Last week's decision by the
U.S. Supreme Court that upholds a Michigan constitutional amendment that bans affirmative action in admission to state's universities may be good law, but does represent a retreat from efforts to integrate minorities into the nation's mainstream.
Justice Anthony Kennedy, writing for the conservative majority, said there is no authority in the U.S. Constitution to set aside Michigan's amendment, approved by a vote of the people that bans affirmative action in determining who gets into that state's colleges and universities.
While there may be other ways to secure slots for admission of minorities, the results of dropping the affirmative action in states like Texas, Florida, California and even Michigan has been a significant drop in the enrollment of black and Hispanic students in the most prestigious universities. As such it represents a retreat from the ideal of equal participation in the American dream.
While the quotas that affirmative action implies may not sit well with those who excel academically or those who, by virtue of inheritance, benefit from being part of the old boy's network, they have enabled people who might not otherwise get the chance to arrive at elite institutions where they are exposed to top professors, research, and the benefits of networking within the elite.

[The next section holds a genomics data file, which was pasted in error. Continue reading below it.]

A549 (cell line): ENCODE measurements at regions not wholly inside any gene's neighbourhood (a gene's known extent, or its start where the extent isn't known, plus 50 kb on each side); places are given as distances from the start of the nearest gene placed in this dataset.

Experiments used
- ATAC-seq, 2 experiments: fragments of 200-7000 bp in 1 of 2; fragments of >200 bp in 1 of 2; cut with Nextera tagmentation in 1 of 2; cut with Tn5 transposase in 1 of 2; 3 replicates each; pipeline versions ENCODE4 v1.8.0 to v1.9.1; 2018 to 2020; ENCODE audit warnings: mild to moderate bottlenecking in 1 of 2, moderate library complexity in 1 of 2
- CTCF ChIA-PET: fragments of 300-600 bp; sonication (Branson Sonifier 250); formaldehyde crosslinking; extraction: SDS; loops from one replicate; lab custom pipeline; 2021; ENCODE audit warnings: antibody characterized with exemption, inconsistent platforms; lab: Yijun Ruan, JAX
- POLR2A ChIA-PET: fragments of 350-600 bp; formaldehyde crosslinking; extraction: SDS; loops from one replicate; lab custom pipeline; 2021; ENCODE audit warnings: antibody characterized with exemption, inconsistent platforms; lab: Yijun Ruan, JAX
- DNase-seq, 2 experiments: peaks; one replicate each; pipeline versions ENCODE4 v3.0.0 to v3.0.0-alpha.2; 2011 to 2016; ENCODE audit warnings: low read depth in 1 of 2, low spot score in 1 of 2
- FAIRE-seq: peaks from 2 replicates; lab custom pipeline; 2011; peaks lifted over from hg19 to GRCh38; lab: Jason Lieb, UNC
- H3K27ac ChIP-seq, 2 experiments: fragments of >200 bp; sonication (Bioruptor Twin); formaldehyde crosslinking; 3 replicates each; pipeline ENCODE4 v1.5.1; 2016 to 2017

Granted, some who gained opportunities have not risen to the challenge, but many have and to deny that because of the handicap of background or place of origin, can weaken the social fabric of the country. Justice Sonia Sotomayor, the first Hispanic on the Court, linked the ruling to recent examples of discriminatory changes in state voting laws that so far have survived challenges at the U.S. Supreme Court. The ruling, she said, puts minorities under a burden not faced by other college applicants and, as such, violates the Constitution's equal protection clause.
The affirmative action movement really hits it high water mark in the 1960s and 1970s and since then there has been a gradual retreat that parallels, but does not sink to the level of the movement to end Reconstruction following the Civil War.
This latest ruling should send off alarms to those who represent minorities in Congress and in state legislatures of the need to build consensus and alliances without which further erosion of affirmative action will doubtless occur.
Apathy and fatigue undermined Reconstruction. Is the same occurring with Affirmative Action?